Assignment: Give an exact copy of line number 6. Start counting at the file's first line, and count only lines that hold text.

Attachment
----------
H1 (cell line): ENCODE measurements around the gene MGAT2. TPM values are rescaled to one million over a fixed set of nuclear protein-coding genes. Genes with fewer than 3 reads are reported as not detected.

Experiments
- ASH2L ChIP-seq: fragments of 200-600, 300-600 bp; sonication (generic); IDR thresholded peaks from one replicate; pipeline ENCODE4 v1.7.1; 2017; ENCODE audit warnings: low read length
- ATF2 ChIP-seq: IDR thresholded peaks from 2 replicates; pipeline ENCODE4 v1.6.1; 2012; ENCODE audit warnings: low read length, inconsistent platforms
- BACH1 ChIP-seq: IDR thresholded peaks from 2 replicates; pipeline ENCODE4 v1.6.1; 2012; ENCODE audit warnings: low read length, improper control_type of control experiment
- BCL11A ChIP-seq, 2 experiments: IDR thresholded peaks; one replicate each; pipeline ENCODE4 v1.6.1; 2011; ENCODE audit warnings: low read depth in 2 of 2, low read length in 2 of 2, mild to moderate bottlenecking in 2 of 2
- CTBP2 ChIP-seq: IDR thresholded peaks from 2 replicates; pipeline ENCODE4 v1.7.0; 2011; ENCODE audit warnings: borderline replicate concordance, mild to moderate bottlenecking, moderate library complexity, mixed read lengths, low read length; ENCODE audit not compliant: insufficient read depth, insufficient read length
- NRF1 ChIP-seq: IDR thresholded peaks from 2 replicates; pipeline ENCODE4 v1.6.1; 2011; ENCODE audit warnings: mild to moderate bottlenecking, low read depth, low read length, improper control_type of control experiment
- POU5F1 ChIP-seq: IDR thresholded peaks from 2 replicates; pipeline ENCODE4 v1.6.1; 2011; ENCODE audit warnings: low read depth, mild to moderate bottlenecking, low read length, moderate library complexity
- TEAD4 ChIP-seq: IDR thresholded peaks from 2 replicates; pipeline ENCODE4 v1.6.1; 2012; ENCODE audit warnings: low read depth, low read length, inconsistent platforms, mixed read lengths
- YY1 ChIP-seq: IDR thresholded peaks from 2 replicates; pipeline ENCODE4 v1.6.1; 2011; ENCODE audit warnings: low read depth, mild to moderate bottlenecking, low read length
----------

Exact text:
- BCL11A ChIP-seq, 2 experiments: IDR thresholded peaks; one replicate each; pipeline ENCODE4 v1.6.1; 2011; ENCODE audit warnings: low read depth in 2 of 2, low read length in 2 of 2, mild to moderate bottlenecking in 2 of 2